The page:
Wednesday, May 21, 2008

The new black box in town

Netflix has finally announced its long-rumored set-top box [reviewed here]. The box, made by Roku, is $99 and the service is $9 a month (it's included with any Netflix subscription except the $5 entry-level special). There are a couple of catches:
  • Obviously, you'll need broadband. The service promises "near DVD-quality", that is, somewhere around a megabit. I don't know if they can send you HD if you've got the bandwidth for it but if you live in the States, you probably don't so the question is moot.
  • The selection is limited. In particular, the studios are still leery of putting out their latest releases on the internet, so you won't get those. In all, about 10,000 titles are available, compared to the 100,000 they offer by mail.
Hmm ... anyone remember when movie theaters had one (count it, one) screen and there were three TV networks plus the odd UHF station playing Our Gang, The Munsters and Laurel and Hardy re-runs? Now 10,000 titles is "limited". Progress, I suppose.

"Broadband" in the states won't support live HD, but if the box had enough storage on board you could get HD sort-of-on-demand. Ask for your selection when you leave for work and it'll be there when you get home, probably, assuming no one else wants to do much with the internet connection during the day. Faster than waiting for a DVD in the mail, but interestingly, not a lot faster.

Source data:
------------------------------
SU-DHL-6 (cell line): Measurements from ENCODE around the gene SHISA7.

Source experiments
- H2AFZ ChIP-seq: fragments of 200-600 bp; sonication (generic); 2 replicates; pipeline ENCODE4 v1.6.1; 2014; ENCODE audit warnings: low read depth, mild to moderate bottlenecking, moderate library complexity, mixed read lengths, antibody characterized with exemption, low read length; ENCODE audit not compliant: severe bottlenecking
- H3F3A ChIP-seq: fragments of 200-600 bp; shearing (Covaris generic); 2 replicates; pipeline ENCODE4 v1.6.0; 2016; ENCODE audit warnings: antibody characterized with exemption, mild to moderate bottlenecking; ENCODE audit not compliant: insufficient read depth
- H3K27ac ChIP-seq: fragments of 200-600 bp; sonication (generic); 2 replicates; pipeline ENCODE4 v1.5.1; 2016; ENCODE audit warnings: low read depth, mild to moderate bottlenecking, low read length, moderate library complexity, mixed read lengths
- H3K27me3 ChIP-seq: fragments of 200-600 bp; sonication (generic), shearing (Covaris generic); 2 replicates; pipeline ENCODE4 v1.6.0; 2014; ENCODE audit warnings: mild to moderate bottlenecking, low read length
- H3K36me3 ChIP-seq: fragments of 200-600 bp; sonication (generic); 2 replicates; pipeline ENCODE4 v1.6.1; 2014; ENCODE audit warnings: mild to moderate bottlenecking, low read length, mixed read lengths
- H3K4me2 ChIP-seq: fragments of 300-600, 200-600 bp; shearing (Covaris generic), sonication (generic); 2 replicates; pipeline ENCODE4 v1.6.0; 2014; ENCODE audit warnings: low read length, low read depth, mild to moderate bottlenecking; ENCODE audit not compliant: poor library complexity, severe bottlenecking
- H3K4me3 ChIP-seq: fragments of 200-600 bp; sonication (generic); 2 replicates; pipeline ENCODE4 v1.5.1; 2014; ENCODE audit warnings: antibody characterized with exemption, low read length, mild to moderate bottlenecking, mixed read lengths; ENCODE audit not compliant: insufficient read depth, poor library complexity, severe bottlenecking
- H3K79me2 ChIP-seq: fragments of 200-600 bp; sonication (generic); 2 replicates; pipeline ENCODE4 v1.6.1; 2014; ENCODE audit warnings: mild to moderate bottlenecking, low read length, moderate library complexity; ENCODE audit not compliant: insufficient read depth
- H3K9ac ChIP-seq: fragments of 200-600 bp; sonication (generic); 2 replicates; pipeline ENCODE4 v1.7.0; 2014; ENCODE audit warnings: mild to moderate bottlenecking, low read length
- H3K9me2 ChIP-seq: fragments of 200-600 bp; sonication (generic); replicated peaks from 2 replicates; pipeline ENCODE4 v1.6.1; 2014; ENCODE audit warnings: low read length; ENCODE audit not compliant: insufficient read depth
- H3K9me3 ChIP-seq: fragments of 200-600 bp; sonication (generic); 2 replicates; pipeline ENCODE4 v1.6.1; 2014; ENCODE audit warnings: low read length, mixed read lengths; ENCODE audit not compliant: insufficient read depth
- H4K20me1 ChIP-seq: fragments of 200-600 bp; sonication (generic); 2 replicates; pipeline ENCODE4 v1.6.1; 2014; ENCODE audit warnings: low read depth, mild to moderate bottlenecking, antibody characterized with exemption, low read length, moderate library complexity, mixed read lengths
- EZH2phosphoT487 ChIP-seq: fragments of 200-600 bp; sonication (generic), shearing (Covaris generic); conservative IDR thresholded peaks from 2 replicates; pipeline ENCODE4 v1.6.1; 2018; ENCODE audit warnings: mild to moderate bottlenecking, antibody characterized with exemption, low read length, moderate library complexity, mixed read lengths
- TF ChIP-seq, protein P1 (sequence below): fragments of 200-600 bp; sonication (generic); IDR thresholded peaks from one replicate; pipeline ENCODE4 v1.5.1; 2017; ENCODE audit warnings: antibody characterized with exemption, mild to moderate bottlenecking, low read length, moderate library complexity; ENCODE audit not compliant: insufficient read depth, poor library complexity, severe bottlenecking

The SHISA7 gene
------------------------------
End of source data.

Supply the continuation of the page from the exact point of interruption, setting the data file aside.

I would be surprised, though, if the box had anywhere enough storage on board for a full HD movie. My guess is it's enough to buffer a few minutes in case of net.hiccups, and Wikipedia's entry on Roku (the manufacturer) seems to support this.

Even at near-DVD resolution and a "limited" selection, I'm expecting the things to sell like hotcakes. For about the price of a premium movie channel package you get orders of magnitude more selection with comparable picture quality (if the quality isn't at least comparable, the whole thing will be dead on arrival). If they do sell, the projected video flood of the internet comes one sizable step closer.

In the case of households with cable, a chunk of video traffic that now goes over the provider's system and then down the cable to the TV will shift to going over the backbone to the cable provider and thence to the TV. In other words, the net shift is from the provider's system onto the backbone. The obvious solution is to put Netflix's servers at the upstream end of the cable (but see this post for a slightly different take).

Whether this happens depends on how the cable companies feel about their newfound "co-opetition". If you're in the bandwidth business, you love Netflix's box. If you're in the content business, maybe not so much.

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